New observations suggest this unstable star let off some steam before its famous 19th century “Great Eruption.”

The Hubble Space Telescope has been keeping an eye on Eta Carinae since 1993. The Homonculus Nebula seen here hides two stars on a tight, oval-shaped orbit within.
Nathan Smith / Jon Morse / NASA

In 1843 the giant, unstable star known as Eta Carinae began shedding its outer layers, ultimately expelling at least 10 Suns’ worth of gas. That is roughly 10% of the star’s total estimated mass. The star brightened from obscurity to become the second-brightest star in the sky before fading away again to the limit of the naked eye.

Needless to say astronomers took notice, and ever since then they’ve been trying to explain this star’s sudden and mysterious violence. Sky & Telescope recently provided an overview of recent research on Eta Carinae — check out Keith Cooper’s feature article in the October 2016 issue on newsstands now — but now there’s one more surprise to add: the possibility of explosions before the famous Great Eruption of the 19th century.

Ancient Eruptions?

Eta Carinae simulation
In Eta Carinae's core two massive stars orbit each other, coming within about 1½ astronomical units of each other every 5½ years. This frame comes from a computer simulation of the stars' orbits and shows their interacting stellar winds.
NASA / Goddard Space Flight Center / T. Madura

Eta Carinae lies hidden behind the gigantic, still-expanding Homunculus Nebula, a double-lobed mass created during the Great Eruption. Yet astronomers are certain the star cloaked within isn’t alone. Its stellar companion weighs in at 30 solar masses and orbits the primary every 5.5 years in an oval-shaped orbit. Perhaps, some astronomers theorize, there may even have been a third star, which met an untimely death when it plunged into the primary star and brought about the 19th century explosion.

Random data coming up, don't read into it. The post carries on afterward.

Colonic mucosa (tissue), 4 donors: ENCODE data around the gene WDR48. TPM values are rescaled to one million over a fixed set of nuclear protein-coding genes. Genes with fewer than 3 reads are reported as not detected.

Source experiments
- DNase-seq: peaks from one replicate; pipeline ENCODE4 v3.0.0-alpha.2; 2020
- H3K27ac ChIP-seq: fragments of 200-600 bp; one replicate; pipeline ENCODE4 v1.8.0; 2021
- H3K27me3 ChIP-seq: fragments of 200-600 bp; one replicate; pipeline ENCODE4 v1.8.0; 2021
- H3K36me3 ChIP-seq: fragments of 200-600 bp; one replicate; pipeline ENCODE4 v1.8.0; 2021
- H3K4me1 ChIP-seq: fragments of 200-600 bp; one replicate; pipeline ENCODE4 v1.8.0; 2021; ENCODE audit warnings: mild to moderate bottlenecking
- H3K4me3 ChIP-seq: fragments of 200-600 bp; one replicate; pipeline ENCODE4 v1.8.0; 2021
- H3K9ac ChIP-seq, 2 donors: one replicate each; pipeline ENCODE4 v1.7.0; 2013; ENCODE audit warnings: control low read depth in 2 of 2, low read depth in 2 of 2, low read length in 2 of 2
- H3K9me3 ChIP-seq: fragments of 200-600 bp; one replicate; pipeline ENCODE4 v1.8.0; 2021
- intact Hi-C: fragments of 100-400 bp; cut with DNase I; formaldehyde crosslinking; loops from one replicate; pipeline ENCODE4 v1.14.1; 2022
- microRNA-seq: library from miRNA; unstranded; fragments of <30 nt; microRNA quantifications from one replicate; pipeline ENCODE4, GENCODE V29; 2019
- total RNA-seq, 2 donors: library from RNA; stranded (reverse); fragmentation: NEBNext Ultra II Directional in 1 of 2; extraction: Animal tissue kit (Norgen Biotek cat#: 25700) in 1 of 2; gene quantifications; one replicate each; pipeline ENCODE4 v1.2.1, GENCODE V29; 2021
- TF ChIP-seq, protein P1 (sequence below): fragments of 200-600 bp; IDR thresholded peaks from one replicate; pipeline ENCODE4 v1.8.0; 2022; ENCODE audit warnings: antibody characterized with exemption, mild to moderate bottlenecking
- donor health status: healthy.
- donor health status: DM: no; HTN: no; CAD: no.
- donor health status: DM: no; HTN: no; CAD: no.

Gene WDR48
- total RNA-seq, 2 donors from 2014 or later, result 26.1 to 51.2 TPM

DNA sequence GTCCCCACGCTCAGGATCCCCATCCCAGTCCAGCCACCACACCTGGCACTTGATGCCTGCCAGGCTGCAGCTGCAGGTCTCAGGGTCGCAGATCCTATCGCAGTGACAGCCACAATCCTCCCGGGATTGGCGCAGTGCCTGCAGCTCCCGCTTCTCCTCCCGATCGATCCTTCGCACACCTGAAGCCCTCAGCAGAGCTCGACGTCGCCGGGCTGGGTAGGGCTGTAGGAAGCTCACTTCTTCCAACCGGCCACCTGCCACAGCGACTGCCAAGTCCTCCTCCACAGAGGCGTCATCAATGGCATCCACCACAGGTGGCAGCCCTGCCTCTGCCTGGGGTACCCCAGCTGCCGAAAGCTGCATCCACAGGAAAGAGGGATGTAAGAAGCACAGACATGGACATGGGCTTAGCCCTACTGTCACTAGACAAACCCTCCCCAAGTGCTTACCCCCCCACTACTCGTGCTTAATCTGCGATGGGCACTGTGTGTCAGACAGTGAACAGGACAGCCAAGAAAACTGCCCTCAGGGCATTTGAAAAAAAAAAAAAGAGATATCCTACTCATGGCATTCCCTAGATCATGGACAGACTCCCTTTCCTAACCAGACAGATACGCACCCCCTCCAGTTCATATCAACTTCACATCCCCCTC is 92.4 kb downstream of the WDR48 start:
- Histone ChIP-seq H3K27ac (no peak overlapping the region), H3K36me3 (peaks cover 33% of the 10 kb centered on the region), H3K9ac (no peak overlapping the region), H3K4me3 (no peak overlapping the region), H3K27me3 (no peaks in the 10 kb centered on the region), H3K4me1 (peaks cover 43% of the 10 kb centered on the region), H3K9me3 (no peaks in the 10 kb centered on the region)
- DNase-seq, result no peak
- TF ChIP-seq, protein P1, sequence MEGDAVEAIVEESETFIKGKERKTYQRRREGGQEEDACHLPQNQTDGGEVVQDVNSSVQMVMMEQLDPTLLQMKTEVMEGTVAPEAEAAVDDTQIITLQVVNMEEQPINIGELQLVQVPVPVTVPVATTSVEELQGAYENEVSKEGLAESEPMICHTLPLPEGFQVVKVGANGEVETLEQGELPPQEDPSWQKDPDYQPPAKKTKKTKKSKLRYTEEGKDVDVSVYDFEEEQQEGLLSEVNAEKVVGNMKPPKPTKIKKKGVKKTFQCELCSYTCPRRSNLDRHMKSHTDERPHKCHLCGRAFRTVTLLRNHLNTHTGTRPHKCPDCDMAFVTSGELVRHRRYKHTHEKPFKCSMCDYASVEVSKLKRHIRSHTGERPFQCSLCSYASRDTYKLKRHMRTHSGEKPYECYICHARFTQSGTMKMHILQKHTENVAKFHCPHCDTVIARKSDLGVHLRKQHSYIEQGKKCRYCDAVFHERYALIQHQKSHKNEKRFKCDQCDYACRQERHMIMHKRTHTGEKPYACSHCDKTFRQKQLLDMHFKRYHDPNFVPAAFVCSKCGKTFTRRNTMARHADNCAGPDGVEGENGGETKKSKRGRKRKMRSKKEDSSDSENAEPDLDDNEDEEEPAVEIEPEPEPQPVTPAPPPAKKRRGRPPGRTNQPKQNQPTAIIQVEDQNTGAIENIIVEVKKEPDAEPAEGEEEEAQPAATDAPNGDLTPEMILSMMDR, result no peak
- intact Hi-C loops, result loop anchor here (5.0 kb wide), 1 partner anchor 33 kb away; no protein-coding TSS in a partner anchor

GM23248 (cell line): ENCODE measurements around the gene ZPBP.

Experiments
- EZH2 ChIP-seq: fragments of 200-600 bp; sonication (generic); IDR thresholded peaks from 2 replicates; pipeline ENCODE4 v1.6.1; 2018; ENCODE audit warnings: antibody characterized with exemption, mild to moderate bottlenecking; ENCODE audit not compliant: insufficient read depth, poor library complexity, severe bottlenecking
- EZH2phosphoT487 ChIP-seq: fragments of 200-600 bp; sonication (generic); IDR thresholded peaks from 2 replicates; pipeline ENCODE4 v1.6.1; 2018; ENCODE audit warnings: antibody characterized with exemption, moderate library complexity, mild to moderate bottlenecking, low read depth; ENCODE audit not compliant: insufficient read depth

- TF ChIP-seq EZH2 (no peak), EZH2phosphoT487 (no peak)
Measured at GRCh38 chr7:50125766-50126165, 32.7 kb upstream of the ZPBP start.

To peer deeper into this mysterious system, astronomers have been monitoring Eta Carinae for years. The Hubble Space Telescope, for one, has been keeping an eye on Eta Car since 1993, with the most recent observation taken in 2014. Megan Kiminki (University of Arizona) and colleagues are taking advantage of Hubble’s persistence to watch the star’s ejected gas fly outward in real time.

Kiminki’s team is studying the proper motions of gaseous clumps at the periphery of the Homunculus, measuring the clumps’ motion across the sky. Combining this information with spectra, which reveal motion toward or away from Earth, gives us the clumps’ three-dimensional movement in space.

Unsurprisingly, the team finds that the ejecta are flying away from Eta Carinae at hundreds, and in some cases more than 1,000, kilometers per second (2 million mph). What is surprising, though, is that if all the ejected clumps have always been traveling at the same speed, then they can’t have all come from the Homunculus-creating event: one, or perhaps two, eruptions went off before the 19th century.

 Eta Carinae Ejecta Speeds
Hubble imaged Eta Carinae in 2014 (shown in reverse color). To best see the faint clumps of gas at the outskirts of the nebula, the Hubble images have least 9 minutes of exposure time per image, which saturates the Homunculus Nebula at the center of the frame. The arrows show how fast each clump is moving through space, and the arrows are color-coded by the year of their ejection, calculated as if they have always traveled at the same speeds they're traveling now.
Kiminki & others, Monthly Notices of the Royal Astronomical Society

The more likely eruption may have occurred around AD 1250, just before Marco Polo's first visit to the Court of Kubla Khan. The other ejection would have happened in AD 1550, just after Copernicus published his De Revolutionibus.

Ifs, Ands, or Buts